Thursday, June 02, 2011

Kubla Con 2011

So here's my Kubla Con report. I hope my grading system doesn't offend anyone. Please take it as the big bear hug on geeks that it truly is.

Shannon McNamara's Here be Dragons
a Call of Cthulu game set in 9th century AD Briton
A+ GM Preparation
A- GM Presentation
C Player Dynamics
B Payoff
B+ Overall

This was my first time playing in one of Shannon's games. I knew what to expect in many ways and I was really looking forward to some great roleplaying in a historical setting. I got it. The amount of information was pretty hefty, but not unbearable. Shannon took the time to meet with each of us to discuss our characters. Generally when that happens, there's potential for intrigue. I wasn't watching the clock, but it seemed like I had the right amount of time to understand where my character was coming from by the time the game got underway.
Shannon demonstrated solid knowledge of the setting and rules, enough to teach us neophytes and fend off the inevitable macho history buff at the table.
The big problem was a lack of chemistry between the players at the table. I am sure Shannon will lay down the full details, but basically we had one person who was mostly asleep or not really participating, and another who was a strong knowledgeable gamer playing a bully a bit too well. At least he was sharing and interacting with the group. Then both these cats leave 2 hours before the scheduled end of the game due to tiredness and diabetes. No judgement on that, but as a GM, I have a hard time with people who won't stay for a whole game well within it's allotted time. It's also a good idea to talk about that at the beginning of a session, to make sure your whole group is on board for the full ride.
However, the story and the creepiness and the grime of the age were excellent. Our old priest, Godwine, was hysterical with all his old-man-isms and the revelation of his ultimate goal. June was awesome as Gwyneth the Hag. She really kept the game entertaining. I got totally creeped out by her and some of the dark discoveries we made. The change in group dynamic after the two guys left was remarkable, with a lot more energy. But it also really deflated some of the drama we were in for. While I understand Matt's reservations about long games, I totally would have stayed longer if the group energy had been kickin.
Even so, the twists and revelations at the end were pretty mind blowing. I got to play a complete narrative arc with a character, and have him face supernatural and existential fears that led to a satisfying conclusion. That's what I play for.

Dovi Anderson's Have Ship, Will Smuggle
a FATE game set in the Star Wars rebellion era
A+ GM Preparation
A GM Presentation
A Player Dynamics
A Payoff
A Overall
Dovi Anderson knows Star Wars. But his game Have Ship, Will Smuggle is an awesome story, rather than a boring lecture. We had six characters to choose from, the crew of a ship, which we named The Long Shot. The character portraits were excellent, featuring Eric Bana as the pilot/captain and Willem Dafoe as a dark, horned alien. From there, we had some room to customize our aspects, our gear, and our history through a small number of pertinent questions Dovi posed to us. He suggested we develop some strife with the people opposite us at the table, as well as the usual connections to the people next to you at a Fate table. This helped foster a greater level of communication and roleplaying, I think.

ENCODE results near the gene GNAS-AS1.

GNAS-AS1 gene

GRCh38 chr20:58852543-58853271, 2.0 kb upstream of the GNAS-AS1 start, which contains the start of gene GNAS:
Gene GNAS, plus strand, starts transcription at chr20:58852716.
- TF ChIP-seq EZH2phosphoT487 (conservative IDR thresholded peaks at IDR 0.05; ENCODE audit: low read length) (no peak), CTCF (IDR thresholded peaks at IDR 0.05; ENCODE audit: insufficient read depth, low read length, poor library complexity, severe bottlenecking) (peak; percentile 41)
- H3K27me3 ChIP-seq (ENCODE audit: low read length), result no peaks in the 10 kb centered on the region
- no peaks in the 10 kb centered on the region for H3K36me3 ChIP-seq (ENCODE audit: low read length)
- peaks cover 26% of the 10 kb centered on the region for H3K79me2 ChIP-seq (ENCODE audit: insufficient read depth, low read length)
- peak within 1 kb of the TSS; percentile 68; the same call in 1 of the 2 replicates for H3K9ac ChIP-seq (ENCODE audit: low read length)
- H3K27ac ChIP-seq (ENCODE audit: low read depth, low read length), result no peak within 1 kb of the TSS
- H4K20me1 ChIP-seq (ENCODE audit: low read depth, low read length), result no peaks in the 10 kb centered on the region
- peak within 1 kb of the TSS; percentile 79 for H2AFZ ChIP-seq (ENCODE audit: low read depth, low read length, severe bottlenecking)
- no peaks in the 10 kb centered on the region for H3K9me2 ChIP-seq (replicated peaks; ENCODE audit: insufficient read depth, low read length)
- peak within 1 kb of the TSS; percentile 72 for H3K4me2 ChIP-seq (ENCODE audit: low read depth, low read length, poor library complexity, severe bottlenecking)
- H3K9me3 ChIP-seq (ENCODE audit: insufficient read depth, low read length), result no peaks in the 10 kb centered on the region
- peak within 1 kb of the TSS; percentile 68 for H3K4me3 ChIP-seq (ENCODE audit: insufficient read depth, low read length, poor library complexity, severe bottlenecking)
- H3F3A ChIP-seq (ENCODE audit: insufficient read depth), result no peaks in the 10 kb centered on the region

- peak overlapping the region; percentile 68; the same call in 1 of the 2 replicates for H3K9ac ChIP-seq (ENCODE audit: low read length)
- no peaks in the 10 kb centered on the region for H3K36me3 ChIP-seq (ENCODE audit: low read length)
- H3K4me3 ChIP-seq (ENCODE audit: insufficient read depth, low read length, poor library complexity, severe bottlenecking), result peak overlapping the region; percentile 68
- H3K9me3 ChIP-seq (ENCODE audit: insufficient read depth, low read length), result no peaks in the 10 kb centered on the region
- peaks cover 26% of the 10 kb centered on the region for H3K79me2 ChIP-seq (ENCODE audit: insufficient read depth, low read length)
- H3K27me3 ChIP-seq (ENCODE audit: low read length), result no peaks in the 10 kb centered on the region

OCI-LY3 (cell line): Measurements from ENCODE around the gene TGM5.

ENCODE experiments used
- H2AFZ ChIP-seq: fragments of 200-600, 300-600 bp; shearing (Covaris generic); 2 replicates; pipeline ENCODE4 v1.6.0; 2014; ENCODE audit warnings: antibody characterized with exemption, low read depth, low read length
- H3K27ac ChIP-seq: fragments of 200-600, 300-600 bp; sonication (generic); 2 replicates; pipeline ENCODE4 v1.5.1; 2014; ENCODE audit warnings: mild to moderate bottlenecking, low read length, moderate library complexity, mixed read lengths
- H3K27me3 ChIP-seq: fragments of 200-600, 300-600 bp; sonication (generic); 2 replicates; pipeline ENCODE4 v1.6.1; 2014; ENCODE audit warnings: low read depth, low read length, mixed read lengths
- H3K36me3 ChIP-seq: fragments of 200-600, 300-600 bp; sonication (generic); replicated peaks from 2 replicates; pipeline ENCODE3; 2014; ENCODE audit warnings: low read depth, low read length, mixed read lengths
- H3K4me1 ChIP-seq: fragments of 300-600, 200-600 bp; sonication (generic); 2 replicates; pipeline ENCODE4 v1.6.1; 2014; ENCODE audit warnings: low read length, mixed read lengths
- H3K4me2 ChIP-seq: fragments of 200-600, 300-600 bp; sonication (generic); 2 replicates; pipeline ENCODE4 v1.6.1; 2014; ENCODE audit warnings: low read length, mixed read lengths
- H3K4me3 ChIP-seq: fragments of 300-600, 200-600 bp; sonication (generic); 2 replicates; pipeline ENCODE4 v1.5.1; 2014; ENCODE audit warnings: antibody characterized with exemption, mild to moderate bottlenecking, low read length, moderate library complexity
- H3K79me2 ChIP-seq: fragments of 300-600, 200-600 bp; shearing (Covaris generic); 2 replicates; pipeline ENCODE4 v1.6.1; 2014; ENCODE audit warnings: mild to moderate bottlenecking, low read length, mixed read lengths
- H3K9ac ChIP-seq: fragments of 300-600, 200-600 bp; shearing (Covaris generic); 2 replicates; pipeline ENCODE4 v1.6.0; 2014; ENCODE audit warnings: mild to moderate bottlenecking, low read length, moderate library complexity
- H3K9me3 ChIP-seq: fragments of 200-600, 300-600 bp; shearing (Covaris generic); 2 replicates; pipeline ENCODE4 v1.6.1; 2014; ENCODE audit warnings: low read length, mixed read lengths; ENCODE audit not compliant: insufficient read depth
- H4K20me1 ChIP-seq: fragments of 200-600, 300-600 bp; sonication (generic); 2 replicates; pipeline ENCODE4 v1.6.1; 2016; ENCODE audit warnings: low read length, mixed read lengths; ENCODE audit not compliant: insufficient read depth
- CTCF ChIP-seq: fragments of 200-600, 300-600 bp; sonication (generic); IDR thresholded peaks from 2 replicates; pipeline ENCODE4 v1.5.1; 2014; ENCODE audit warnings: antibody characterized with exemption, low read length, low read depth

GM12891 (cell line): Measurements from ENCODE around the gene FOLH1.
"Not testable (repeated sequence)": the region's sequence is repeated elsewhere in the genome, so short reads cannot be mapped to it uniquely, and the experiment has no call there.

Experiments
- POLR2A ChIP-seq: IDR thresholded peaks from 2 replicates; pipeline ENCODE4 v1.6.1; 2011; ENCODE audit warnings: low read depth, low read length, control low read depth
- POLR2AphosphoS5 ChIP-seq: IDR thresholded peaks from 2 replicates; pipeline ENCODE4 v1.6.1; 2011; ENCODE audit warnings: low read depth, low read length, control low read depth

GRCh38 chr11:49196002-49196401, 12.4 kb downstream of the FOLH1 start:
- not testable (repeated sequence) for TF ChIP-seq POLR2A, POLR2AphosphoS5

The visual goodness continued, with an introductory video recreating the awesome intros of the Star Wars films, customized for our game. Further, every major NPC, ship captain, ship, and even some of the crew, had pictures, which he taped up for all to see. They had plastic covers, so we could write their aspects right next to the pictures. Soon we had a cast of several ships and their crews, making the scenario feel really big, without a ton of back story.
I don't want to give any spoilers, but the opening scene really had a great Star Wars feel, and the narration of both GM and players was very evocative. Basically we were one of many ships competing in a grand smuggling race, which challenged our piloting, combat and social skills in really satisfying ways. My big warrior guy, Kayn K'sarr, never got to smash anyone, but I never lacked for entertainment. Sometimes, it was challenging for me to make him relevant, but I opted to make him instigate plans, even if he wasn't the best suited to carry them out.
Our engineer was a jawa and the love story in the scenario was a jawa romance. Need I say more? It was excellent, humorous and perfect for the setting.
Dovi ran a great game, with memorable locations and NPCs, and it was a fine bunch of players, ready to give and take and work with each other to help create a cool story. It succeeded.

My game, Fallout: Road Warriors of the Wasteland
a mash-up of Fallout and The Road Warrior
This is the 4th time I've run this scenario and also the best. I had an eager, committed group of players who stayed the extra hour needed to end it right. They all embraced their characters, even though a couple are obvious stars. The story is basically an homage to the movie The Road Warrior, but with a magnificent six, instead of just one hero.

I had a great time playing Humungus and the Legions for this group of Road Warriors.

Lord Mohr's The Giggler Strikes Again
a dark fantasy crime investigation using heavily homebrewed Savage Worlds
B GM Preparation
D GM Presentation
C Player Dynamics
D Payoff
C- Overall

This game had some cool players, but we never got the chance to develop the characters we spent 1.5 hours making because the GM was too wrapped up with the lurid details of his world. At one point, the GM spent 20 minutes at the table with one player working out an S&M scene with one of the establishment's prostitutes. The scene got very, very dark. One player left the table but came back. Unfortunately none of us felt comfortable objecting out loud, though I learned later that I was not the only one repulsed.